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Café Triste

Betty Hallock


If you’re looking for a slice of Paris in Los Angeles, look no further than Chinatown. At Café Triste, the wine flows throughout the night and the crowd spills onto the sidewalk, and it feels as much like a trendy cave in Canal St. Martin or the 11th as it possibly can on a wide stretch of Broadway that barrels north toward Los Angeles Historic State Park and the LA River.

A neon glow from the Royal Pagoda Motel across the street casts its red luminescence across the façade of Mandarin Plaza, where the tiny lounge operates. Look for the sign above the door that says “LFX Furniture.” It’s a kind of only-in-LA strip mall wonder (housed in a building whose entrance is topped by what’s meant to resemble a giant ingot of gold) that can transport you to another place entirely.

Inside, the walls are punctuated with tiny bright-yellow ceramic shelves and scattered paintings. Electric blue café tables surround the U-shaped bar, where you’ll be greeted by a spectacular flower arrangement and a stack of menus of wines by the glass and small plates, or dive into the many pages of the bottle list.

Café Triste is the brainchild of the team behind Silver Lake wine shop Psychic Wines, and the same personality, wine-wise, distinguishes the list. The wines are often crispy or spiky or energizing or supremely juicy or biodynamic or from dry-farmed vines or from an overlooked parcel on the edge of the Rhone―or many or all of these things―no single quality is exclusive of another. Illuminated shelving by the door holds bottles such as Sebastian Morin’s slightly fizzy Beaujolais and notoriously experimental Philippe Jambon’s deep-orange blend of two Chardonnay vintages.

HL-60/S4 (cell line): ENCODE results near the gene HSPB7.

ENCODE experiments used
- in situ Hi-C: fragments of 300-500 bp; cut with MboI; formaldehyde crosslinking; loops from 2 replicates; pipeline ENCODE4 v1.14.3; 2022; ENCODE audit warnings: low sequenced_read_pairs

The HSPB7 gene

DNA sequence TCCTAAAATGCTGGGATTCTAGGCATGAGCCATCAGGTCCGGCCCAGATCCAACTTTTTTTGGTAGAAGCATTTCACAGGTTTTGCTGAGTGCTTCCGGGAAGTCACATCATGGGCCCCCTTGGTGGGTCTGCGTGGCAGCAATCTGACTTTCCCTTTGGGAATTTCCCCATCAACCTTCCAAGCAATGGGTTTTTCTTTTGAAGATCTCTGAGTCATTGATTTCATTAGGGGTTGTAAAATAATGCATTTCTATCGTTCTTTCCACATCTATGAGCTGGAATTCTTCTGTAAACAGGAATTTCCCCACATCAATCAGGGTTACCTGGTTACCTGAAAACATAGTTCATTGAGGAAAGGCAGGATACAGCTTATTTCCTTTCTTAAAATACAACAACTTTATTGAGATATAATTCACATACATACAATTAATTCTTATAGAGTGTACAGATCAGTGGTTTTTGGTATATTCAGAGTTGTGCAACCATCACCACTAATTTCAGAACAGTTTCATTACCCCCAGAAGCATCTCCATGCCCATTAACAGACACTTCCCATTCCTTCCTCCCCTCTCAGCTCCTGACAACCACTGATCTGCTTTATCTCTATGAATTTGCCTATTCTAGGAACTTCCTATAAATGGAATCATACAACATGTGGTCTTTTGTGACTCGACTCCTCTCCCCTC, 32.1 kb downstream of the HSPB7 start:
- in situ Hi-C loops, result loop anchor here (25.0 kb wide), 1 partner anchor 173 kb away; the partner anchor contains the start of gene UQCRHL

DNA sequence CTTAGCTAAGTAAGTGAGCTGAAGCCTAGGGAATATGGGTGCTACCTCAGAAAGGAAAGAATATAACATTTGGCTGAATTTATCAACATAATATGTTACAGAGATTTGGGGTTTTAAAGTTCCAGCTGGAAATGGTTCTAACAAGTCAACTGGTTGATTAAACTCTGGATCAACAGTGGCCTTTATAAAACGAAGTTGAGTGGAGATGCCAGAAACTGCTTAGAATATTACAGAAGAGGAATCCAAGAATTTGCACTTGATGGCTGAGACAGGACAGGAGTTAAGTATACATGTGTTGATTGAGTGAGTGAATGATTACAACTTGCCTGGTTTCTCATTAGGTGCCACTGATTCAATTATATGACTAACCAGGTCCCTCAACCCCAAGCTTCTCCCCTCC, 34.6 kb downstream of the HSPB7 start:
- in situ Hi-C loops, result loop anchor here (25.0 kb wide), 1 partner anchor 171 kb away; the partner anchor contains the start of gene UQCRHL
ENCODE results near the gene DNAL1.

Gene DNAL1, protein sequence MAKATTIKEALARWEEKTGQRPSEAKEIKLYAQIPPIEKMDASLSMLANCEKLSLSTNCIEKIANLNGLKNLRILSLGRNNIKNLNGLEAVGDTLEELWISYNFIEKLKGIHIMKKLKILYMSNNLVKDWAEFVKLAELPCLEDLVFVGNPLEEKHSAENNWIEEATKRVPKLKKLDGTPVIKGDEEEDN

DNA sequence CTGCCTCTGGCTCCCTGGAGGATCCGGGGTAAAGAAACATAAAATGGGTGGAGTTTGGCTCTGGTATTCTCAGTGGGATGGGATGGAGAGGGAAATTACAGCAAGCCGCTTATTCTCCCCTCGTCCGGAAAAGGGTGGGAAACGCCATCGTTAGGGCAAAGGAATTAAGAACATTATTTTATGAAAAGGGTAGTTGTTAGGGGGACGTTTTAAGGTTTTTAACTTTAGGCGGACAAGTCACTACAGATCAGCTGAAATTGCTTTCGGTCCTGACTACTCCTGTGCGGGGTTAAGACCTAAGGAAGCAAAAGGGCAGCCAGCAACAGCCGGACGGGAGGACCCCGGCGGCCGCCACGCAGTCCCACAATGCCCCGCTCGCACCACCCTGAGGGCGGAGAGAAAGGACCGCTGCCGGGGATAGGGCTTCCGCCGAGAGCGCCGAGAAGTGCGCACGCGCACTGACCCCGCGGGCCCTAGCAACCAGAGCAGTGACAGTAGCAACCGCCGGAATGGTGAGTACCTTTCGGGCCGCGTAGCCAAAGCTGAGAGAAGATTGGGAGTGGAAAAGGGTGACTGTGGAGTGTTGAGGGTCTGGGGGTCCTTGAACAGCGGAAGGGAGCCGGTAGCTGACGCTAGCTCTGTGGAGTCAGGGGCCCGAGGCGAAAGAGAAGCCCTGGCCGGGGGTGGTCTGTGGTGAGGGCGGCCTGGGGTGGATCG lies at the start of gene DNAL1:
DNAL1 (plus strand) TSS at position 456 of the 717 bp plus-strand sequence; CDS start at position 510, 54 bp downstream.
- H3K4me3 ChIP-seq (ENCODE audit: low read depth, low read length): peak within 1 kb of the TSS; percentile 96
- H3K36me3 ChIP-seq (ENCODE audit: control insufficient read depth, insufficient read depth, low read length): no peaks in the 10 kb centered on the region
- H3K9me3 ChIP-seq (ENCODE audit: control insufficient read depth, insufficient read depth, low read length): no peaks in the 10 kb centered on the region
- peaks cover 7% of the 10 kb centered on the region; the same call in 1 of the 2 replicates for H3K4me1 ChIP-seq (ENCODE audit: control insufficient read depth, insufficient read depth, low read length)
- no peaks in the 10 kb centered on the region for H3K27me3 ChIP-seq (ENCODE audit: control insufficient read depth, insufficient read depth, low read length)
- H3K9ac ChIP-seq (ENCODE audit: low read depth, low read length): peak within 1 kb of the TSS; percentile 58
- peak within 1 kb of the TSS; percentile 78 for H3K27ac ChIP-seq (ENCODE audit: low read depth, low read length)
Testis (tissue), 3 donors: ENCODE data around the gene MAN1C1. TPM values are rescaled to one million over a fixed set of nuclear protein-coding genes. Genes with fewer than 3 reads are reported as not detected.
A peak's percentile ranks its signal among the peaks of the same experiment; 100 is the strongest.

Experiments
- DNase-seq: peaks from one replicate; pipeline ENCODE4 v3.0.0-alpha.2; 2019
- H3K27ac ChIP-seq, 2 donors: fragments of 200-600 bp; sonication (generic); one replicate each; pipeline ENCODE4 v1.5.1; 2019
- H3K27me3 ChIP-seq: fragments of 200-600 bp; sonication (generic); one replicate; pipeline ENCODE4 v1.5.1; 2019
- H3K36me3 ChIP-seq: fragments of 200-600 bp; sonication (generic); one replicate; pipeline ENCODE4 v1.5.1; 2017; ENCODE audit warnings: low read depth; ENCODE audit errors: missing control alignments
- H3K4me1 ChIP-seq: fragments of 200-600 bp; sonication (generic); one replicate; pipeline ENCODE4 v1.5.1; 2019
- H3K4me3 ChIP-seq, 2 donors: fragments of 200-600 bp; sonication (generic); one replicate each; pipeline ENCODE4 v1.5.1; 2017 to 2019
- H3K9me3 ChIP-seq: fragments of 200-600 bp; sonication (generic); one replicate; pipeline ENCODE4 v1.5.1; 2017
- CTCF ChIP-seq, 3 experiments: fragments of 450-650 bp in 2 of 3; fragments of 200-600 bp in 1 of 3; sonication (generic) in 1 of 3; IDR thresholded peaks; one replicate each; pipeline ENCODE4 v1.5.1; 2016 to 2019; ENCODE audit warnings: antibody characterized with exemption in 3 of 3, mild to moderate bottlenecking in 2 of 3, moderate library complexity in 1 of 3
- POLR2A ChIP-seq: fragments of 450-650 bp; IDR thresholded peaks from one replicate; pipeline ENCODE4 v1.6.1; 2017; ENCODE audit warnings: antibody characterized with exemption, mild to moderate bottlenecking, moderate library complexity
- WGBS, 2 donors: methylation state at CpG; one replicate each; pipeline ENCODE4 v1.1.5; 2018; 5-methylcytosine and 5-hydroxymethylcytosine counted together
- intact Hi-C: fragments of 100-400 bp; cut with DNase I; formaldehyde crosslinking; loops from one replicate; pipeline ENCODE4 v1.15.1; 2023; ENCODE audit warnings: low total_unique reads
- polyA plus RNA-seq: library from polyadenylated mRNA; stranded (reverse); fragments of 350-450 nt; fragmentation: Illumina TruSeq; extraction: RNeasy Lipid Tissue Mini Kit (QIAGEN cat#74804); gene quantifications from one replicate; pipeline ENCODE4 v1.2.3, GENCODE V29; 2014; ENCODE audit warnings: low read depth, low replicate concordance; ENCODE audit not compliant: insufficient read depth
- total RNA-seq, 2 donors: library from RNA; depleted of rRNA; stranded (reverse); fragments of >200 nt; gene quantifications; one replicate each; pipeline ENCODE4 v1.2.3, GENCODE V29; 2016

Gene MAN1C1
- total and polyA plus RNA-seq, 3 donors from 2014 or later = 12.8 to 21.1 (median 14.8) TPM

Remarkably, there is no kitchen and yet the chef can conjure seasonal dishes that change weekly. Recently, spring fava puree smeared on toast with tinned mussels and slivers of Parmigiano Reggiano; pink folds of mortadella; Little Gem lettuces in a punchy ranch dressing of crème fraiche and lots of dill. The cheese selection is small but mighty, maybe a semi-firm melt-in your-mouth Alpine cheese of raw cow’s milk and a Shropshire blue. Don’t skip the olive oil cake.

The crowd is a blur of knee-high socks and trench coats, beanies and ballcaps. There are as many people standing as sitting. Everyone’s jockeying for a table, attended to by exactly one server and the chef who runs food between his hot plate and waiting diners. By nine on a weekend night, a sense of near-chaos might reign, but that’s ok―it only charges the atmosphere with even more conviviality.(Reprinted from Subsequence vol.6)

Café Triste
980A N. BROADWAY, LA, CA 90012

Betty Hallock/Writer, editor and natural perfumer.
She has chased rose, iris, jasmine, tuberose, orange blossom and osmanthus harvests in France, Italy, Bulgaria and China. Co-author of four cookbooks, she also loves the scent of the kitchen.

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